Prof sacked in retraction spree
A Swinburne University researcher has been sacked after having dozens of papers retracted.
Dr Ali Nazari, formerly of Swinburne's School of Engineering, has had around 30 papers retracted by scientific journals this year.
Journal editors became aware of “author misconduct” and concerns Dr Nazari had “followed a scheme of duplication and falsification”.
One journal publisher went so far as to simultaneously retract 22 papers, some of which related to the strength and resistance of building materials like steel and concrete.
Dr Ivan Oransky, the co-founder of the Retraction Watch blog, has been following the case closely.
“A retraction is basically a journal or a publisher or a researcher saying; ‘Don't trust what is published’,” he said.
“It's the nuclear option of correction in science.
“So officially, what the retraction notices here say is that Dr Nazari was duplicating his work and publishing it many, many times. As many as 70 times, one of the retraction notices says.”
An unnamed whistleblower working close to Dr Nazari revealed the alleged misconduct.
“When it comes to building materials, this is serious business. This drives hundreds of millions of dollars of public investments,” the whistleblower told the ABC.
“This is the stuff of building codes and industry-best practices. Human lives are on the line.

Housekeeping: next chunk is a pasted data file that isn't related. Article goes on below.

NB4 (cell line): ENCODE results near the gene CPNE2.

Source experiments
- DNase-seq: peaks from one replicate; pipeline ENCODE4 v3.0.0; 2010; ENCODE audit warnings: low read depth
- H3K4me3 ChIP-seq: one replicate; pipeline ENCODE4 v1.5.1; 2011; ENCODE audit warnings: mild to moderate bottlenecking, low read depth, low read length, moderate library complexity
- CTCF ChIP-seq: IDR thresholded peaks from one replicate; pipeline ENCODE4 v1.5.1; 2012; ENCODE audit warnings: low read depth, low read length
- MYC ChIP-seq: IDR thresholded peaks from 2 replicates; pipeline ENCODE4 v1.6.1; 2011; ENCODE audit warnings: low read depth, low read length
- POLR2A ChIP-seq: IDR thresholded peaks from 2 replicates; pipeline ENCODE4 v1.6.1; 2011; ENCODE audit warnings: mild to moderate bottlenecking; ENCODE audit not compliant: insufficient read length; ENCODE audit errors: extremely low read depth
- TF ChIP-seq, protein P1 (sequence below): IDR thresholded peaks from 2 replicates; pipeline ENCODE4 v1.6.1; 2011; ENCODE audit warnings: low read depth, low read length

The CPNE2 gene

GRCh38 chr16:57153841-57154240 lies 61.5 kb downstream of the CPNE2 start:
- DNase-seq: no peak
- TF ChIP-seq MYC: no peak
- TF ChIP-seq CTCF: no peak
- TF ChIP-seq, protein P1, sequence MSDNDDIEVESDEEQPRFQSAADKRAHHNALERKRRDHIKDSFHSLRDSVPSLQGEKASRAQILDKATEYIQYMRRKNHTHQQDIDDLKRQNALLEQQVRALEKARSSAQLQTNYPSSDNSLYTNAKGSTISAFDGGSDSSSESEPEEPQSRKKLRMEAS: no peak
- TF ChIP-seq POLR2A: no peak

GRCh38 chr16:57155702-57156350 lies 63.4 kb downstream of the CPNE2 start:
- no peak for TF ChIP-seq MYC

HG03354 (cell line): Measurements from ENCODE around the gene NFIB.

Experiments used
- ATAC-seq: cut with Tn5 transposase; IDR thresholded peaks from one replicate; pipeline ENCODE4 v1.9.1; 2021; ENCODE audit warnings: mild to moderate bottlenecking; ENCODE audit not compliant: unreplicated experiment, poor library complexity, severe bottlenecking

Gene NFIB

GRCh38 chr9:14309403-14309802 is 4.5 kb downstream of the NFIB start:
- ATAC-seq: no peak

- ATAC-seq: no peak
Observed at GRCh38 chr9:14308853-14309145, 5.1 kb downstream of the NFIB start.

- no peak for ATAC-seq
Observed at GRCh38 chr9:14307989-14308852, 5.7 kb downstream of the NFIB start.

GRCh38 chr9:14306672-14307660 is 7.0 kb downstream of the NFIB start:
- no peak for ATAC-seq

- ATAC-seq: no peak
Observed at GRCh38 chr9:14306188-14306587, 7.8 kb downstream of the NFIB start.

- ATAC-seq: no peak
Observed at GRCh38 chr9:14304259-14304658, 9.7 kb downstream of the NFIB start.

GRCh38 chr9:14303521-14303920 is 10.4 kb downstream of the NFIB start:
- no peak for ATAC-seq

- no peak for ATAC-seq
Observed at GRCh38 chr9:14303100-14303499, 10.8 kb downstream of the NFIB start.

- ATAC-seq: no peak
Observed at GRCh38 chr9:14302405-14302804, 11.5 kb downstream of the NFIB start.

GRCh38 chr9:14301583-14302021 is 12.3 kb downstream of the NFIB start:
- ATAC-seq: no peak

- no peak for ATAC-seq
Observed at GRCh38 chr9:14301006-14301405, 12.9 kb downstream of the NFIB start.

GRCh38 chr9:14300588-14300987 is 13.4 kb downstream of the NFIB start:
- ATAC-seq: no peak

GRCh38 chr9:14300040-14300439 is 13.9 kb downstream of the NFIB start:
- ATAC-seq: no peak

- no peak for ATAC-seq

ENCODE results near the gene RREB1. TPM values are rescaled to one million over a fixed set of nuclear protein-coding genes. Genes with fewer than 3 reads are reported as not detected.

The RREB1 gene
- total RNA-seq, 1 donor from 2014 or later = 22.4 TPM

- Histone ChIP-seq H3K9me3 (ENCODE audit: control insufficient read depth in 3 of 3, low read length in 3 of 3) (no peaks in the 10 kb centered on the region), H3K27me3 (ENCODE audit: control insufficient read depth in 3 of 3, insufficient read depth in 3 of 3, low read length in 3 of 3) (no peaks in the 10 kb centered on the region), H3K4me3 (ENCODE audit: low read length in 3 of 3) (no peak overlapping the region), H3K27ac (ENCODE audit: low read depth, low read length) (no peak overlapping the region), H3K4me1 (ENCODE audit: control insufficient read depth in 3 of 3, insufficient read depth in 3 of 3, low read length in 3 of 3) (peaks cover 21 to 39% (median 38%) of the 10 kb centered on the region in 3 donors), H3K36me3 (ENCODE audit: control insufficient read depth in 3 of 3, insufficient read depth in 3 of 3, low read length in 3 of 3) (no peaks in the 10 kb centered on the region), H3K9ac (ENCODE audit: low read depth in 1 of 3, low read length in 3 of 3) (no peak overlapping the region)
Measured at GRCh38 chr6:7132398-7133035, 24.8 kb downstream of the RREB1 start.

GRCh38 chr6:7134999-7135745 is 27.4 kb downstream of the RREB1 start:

“I have identified 188 papers by Nazari, which appear to suffer from some form of misconduct. In at least 30, I've identified falsification of results.
“These papers appear to combine falsification of results, plagiarism, duplicate publication and ghost authorship.”
Swinburne University's research ethics office says it has investigated, and that Dr Nazari is no longer employed, but would not give more detail.
The retractions so far come from papers published while Dr Nazari's was working at Islamic Azad University in Iran.
“I wish that I could say I was surprised that all of this made it through the peer review process,” Dr Oransky said.
“But my experience tells me that we should often be surprised when the peer review process actually captures the problems.”